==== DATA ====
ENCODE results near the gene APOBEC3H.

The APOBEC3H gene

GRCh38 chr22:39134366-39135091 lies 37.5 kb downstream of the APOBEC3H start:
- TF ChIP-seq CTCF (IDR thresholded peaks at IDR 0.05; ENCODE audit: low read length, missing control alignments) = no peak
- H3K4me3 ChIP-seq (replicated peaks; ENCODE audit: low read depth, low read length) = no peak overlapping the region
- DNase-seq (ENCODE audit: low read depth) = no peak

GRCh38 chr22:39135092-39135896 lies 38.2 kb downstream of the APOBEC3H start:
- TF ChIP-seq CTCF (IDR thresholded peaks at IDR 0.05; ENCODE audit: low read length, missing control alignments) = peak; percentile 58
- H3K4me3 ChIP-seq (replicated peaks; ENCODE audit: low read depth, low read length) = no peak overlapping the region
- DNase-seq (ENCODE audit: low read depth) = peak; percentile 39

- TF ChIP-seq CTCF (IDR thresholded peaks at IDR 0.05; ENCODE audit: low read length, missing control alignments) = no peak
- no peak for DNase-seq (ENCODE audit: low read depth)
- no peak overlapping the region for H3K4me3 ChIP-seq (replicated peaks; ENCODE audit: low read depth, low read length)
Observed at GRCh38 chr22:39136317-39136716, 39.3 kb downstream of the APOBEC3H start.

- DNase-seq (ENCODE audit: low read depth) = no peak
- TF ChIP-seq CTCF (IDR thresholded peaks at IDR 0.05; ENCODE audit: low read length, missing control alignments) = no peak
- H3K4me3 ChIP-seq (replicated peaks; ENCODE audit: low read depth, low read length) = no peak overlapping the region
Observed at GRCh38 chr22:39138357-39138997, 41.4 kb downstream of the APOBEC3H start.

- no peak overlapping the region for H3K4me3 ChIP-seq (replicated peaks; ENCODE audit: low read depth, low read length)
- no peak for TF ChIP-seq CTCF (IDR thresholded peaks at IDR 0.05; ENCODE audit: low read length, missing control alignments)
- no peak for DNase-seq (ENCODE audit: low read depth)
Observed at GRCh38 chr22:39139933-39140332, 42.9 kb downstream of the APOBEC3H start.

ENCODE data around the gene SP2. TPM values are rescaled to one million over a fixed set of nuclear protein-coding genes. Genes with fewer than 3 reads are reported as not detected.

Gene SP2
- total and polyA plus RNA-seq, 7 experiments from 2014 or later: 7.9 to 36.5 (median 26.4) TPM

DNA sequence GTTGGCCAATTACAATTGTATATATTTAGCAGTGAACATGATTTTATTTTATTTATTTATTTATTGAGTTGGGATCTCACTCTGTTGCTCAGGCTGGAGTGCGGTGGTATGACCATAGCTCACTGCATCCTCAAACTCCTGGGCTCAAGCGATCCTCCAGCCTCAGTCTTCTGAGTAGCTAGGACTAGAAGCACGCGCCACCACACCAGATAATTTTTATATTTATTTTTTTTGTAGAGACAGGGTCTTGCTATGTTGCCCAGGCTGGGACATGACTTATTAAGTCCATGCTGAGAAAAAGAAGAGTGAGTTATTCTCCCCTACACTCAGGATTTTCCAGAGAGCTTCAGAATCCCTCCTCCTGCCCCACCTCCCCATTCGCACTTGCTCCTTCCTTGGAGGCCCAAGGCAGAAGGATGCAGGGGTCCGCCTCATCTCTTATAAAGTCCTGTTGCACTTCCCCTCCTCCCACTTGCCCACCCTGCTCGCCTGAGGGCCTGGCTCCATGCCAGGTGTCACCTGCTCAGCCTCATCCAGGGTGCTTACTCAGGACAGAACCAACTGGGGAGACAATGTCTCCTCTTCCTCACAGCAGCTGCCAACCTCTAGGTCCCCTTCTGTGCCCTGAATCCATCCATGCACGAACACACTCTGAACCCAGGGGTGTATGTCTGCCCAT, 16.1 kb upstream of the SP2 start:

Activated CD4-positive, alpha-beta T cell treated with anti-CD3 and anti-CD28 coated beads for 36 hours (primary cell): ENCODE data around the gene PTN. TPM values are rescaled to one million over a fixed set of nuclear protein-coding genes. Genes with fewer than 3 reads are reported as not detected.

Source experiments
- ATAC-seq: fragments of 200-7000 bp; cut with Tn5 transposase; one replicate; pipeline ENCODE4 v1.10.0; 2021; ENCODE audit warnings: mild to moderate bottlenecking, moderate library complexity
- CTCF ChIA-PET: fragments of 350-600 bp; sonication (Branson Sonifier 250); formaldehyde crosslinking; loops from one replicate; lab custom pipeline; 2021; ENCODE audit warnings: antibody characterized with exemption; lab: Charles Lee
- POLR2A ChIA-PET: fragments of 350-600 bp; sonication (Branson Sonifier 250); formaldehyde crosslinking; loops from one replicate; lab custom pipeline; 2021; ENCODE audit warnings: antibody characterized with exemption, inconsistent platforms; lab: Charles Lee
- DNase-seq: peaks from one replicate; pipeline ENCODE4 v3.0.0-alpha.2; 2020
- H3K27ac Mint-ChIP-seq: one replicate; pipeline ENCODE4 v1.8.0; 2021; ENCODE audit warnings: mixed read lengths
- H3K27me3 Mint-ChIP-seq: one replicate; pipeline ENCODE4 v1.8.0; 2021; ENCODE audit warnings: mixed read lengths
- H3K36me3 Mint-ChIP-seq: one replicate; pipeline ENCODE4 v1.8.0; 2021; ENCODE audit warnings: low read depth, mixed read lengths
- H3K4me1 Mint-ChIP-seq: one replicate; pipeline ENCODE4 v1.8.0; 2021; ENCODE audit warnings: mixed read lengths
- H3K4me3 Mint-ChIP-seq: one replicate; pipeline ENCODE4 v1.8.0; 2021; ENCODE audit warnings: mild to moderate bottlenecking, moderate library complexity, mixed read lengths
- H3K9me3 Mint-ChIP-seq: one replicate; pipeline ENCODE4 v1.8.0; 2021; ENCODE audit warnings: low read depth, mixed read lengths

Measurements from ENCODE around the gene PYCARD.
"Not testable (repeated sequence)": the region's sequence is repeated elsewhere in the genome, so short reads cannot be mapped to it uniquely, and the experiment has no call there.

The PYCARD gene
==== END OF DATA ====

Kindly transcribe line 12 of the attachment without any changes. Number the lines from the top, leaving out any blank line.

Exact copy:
- no peak for DNase-seq (ENCODE audit: low read depth)